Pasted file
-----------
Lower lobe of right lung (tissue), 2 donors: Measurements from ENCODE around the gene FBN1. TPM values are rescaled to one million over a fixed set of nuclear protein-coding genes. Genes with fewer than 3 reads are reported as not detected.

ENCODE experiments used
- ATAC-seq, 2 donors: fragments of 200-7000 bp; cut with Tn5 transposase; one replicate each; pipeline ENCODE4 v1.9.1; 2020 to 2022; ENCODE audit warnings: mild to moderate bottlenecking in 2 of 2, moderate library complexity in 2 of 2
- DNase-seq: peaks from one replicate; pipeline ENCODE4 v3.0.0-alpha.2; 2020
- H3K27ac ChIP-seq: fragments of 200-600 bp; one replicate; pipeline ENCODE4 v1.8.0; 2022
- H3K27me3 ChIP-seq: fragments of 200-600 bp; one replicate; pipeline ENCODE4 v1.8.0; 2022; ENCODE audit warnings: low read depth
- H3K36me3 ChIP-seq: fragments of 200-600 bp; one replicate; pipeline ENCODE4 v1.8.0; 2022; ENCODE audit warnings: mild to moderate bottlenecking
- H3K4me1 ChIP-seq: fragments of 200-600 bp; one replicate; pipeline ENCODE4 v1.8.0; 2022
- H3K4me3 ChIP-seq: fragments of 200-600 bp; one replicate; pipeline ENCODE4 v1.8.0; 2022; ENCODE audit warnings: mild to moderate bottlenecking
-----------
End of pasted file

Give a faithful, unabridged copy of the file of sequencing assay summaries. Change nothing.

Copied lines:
Lower lobe of right lung (tissue), 2 donors: Measurements from ENCODE around the gene FBN1. TPM values are rescaled to one million over a fixed set of nuclear protein-coding genes. Genes with fewer than 3 reads are reported as not detected.

ENCODE experiments used
- ATAC-seq, 2 donors: fragments of 200-7000 bp; cut with Tn5 transposase; one replicate each; pipeline ENCODE4 v1.9.1; 2020 to 2022; ENCODE audit warnings: mild to moderate bottlenecking in 2 of 2, moderate library complexity in 2 of 2
- DNase-seq: peaks from one replicate; pipeline ENCODE4 v3.0.0-alpha.2; 2020
- H3K27ac ChIP-seq: fragments of 200-600 bp; one replicate; pipeline ENCODE4 v1.8.0; 2022
- H3K27me3 ChIP-seq: fragments of 200-600 bp; one replicate; pipeline ENCODE4 v1.8.0; 2022; ENCODE audit warnings: low read depth
- H3K36me3 ChIP-seq: fragments of 200-600 bp; one replicate; pipeline ENCODE4 v1.8.0; 2022; ENCODE audit warnings: mild to moderate bottlenecking
- H3K4me1 ChIP-seq: fragments of 200-600 bp; one replicate; pipeline ENCODE4 v1.8.0; 2022
- H3K4me3 ChIP-seq: fragments of 200-600 bp; one replicate; pipeline ENCODE4 v1.8.0; 2022; ENCODE audit warnings: mild to moderate bottlenecking